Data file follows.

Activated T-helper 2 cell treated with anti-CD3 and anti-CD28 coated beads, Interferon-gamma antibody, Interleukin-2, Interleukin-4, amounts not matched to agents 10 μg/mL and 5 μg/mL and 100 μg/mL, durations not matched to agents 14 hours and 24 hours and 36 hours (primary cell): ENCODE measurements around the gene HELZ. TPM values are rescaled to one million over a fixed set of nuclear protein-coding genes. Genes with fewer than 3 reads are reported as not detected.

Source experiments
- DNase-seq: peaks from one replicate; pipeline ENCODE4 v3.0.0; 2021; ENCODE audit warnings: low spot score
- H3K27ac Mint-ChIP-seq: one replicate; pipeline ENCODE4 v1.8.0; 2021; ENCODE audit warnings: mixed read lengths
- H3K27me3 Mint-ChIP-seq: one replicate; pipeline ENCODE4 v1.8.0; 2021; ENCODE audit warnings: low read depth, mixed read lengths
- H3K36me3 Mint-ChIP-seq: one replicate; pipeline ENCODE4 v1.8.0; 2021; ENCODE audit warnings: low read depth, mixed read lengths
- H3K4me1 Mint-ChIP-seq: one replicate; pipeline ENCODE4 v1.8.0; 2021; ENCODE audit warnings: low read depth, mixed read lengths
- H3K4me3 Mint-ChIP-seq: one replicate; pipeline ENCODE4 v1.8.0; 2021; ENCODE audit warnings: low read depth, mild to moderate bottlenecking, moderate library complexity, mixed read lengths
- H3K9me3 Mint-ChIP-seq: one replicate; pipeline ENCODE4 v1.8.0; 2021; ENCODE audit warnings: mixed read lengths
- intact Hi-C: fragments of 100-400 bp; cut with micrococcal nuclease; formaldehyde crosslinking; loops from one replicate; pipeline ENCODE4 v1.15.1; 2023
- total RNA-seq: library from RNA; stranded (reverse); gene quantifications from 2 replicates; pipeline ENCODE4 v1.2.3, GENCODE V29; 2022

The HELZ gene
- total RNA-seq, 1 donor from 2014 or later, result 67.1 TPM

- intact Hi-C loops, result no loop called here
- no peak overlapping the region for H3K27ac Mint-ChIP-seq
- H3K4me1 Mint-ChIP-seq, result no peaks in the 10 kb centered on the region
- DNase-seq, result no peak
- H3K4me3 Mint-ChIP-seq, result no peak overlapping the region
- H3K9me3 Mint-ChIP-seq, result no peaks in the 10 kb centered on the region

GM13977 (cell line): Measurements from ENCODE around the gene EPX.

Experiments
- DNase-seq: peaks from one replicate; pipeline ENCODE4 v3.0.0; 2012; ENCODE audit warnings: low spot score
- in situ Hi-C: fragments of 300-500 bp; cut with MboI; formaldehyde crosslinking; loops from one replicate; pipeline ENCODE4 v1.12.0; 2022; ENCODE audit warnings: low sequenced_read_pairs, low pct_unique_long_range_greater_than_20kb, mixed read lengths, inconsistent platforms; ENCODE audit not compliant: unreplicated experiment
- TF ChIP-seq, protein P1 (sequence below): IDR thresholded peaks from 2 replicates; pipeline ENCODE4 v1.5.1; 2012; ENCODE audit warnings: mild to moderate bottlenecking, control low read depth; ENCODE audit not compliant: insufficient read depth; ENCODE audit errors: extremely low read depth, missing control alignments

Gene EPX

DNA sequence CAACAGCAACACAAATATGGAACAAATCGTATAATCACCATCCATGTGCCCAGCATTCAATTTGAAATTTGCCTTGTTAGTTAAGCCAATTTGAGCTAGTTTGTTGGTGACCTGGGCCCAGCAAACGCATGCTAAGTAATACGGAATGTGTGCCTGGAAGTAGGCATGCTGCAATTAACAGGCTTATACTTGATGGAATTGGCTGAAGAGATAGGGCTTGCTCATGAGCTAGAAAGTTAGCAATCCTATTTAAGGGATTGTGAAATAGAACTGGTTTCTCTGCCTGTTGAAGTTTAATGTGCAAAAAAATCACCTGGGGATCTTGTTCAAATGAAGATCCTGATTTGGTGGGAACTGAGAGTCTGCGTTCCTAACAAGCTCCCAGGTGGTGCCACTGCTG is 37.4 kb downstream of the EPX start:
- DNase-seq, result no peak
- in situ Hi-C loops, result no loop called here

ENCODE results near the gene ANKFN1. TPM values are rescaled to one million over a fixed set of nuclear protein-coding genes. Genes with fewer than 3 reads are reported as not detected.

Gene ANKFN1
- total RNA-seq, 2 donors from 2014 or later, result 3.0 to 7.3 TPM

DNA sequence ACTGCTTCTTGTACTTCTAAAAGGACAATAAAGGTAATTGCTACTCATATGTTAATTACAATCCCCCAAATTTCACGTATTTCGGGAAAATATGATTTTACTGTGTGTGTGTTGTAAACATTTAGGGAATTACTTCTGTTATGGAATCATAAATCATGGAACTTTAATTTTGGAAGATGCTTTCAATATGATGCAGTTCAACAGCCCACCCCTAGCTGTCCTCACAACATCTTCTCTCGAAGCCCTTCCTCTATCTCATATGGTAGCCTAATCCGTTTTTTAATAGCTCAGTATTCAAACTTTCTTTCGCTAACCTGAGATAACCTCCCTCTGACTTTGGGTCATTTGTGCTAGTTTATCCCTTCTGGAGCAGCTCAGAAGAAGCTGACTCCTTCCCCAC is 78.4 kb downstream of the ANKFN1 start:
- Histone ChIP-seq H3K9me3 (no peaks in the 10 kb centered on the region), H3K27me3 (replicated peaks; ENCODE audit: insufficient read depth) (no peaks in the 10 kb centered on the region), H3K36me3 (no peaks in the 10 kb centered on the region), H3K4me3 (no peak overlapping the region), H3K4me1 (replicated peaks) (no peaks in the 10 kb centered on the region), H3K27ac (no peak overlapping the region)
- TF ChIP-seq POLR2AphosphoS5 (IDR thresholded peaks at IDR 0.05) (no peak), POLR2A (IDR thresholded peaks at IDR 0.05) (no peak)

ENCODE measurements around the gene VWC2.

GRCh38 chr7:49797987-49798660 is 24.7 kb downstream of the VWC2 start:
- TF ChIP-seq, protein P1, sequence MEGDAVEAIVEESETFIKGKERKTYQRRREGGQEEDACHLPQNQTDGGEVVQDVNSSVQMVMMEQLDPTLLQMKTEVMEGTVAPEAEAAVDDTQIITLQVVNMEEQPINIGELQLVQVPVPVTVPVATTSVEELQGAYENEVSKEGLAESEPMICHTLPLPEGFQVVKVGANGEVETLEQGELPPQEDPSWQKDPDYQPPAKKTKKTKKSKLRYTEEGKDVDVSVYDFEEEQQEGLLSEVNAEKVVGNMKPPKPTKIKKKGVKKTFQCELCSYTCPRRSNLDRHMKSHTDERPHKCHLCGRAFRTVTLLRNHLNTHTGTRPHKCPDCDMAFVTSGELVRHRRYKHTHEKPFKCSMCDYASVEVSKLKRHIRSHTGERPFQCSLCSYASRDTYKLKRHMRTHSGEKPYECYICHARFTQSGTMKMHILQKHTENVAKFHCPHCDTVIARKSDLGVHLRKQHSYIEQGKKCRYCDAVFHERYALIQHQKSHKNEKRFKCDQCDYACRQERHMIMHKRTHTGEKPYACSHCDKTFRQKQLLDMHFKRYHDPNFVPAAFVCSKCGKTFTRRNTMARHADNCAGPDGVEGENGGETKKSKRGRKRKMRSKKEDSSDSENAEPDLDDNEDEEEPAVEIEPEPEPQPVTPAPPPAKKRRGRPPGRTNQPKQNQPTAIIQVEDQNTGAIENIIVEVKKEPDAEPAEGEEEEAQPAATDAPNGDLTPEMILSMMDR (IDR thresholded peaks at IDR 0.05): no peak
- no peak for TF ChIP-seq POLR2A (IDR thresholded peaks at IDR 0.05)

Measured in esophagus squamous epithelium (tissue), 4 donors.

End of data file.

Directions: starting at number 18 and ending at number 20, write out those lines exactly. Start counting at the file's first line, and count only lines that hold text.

- H3K4me3 Mint-ChIP-seq, result no peak overlapping the region
- H3K9me3 Mint-ChIP-seq, result no peaks in the 10 kb centered on the region

GM13977 (cell line): Measurements from ENCODE around the gene EPX.